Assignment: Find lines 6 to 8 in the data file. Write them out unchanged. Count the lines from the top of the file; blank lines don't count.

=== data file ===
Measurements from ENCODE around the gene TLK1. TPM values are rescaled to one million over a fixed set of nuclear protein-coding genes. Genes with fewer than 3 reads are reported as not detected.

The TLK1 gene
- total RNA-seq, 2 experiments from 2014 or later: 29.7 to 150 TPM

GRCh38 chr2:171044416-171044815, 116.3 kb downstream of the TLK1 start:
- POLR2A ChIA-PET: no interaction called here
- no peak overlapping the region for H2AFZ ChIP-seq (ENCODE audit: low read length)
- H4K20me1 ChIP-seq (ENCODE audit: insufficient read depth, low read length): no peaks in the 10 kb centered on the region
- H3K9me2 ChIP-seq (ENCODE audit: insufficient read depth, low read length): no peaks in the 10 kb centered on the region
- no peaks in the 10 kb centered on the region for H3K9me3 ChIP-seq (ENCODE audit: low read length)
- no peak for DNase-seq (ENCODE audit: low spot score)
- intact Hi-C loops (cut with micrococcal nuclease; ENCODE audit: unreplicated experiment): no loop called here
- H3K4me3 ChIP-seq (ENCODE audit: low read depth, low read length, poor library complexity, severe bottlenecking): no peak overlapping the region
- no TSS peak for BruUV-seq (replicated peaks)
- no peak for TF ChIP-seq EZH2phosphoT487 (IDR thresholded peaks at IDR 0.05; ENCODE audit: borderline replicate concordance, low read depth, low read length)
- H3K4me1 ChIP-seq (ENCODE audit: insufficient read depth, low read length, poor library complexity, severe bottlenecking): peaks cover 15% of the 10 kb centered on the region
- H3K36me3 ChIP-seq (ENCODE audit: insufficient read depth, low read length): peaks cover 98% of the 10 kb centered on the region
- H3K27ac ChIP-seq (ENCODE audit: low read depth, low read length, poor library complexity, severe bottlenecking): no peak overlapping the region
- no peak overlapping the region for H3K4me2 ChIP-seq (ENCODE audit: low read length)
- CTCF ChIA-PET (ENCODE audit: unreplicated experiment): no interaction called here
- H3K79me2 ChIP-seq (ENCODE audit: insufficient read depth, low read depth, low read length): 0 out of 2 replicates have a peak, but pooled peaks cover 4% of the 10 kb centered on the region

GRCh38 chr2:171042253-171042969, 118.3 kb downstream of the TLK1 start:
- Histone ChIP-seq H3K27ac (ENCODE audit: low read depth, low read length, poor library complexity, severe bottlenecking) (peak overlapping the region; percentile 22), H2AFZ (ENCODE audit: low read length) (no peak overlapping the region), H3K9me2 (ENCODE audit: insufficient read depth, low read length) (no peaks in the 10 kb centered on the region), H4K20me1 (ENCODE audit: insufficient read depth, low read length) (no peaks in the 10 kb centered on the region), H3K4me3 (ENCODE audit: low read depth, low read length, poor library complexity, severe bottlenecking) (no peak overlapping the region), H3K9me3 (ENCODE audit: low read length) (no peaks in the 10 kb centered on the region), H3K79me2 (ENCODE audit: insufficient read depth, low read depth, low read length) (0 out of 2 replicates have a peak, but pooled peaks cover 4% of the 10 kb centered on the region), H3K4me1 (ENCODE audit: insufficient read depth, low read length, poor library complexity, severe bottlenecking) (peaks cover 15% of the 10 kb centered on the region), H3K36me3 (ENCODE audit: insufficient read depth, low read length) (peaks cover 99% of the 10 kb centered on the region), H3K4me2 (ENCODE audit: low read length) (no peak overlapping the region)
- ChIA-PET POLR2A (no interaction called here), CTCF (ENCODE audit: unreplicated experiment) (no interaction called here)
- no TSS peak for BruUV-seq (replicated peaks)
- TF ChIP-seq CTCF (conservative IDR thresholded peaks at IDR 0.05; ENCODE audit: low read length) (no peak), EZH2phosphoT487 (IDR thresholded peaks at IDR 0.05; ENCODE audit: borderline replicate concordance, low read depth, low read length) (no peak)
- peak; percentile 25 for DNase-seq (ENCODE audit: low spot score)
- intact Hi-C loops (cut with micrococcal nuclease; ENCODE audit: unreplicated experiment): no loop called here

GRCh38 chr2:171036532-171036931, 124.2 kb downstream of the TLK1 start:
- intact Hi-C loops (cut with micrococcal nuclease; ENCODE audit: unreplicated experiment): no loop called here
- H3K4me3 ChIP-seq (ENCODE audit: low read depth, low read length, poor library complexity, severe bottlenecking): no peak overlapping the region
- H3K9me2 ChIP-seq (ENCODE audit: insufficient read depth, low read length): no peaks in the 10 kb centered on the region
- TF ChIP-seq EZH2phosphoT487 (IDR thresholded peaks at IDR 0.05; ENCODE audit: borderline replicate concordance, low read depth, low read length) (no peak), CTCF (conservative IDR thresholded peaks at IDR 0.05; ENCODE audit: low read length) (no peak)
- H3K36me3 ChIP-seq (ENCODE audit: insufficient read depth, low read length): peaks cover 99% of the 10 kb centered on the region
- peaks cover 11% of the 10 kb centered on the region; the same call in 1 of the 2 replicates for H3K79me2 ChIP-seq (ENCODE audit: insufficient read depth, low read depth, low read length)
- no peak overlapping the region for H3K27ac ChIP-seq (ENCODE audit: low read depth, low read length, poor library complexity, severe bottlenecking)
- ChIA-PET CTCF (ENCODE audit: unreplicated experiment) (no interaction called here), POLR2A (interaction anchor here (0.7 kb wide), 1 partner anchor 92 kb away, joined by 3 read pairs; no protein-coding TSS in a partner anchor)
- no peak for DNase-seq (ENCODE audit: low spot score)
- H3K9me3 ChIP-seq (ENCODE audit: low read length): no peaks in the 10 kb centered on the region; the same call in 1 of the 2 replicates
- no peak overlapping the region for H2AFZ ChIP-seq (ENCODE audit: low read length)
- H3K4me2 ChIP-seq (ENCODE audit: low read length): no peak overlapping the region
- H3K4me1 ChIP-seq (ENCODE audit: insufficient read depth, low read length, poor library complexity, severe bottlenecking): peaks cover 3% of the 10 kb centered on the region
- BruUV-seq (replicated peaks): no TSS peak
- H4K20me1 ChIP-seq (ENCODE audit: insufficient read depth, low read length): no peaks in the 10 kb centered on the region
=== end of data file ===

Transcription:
- no peak overlapping the region for H2AFZ ChIP-seq (ENCODE audit: low read length)
- H4K20me1 ChIP-seq (ENCODE audit: insufficient read depth, low read length): no peaks in the 10 kb centered on the region
- H3K9me2 ChIP-seq (ENCODE audit: insufficient read depth, low read length): no peaks in the 10 kb centered on the region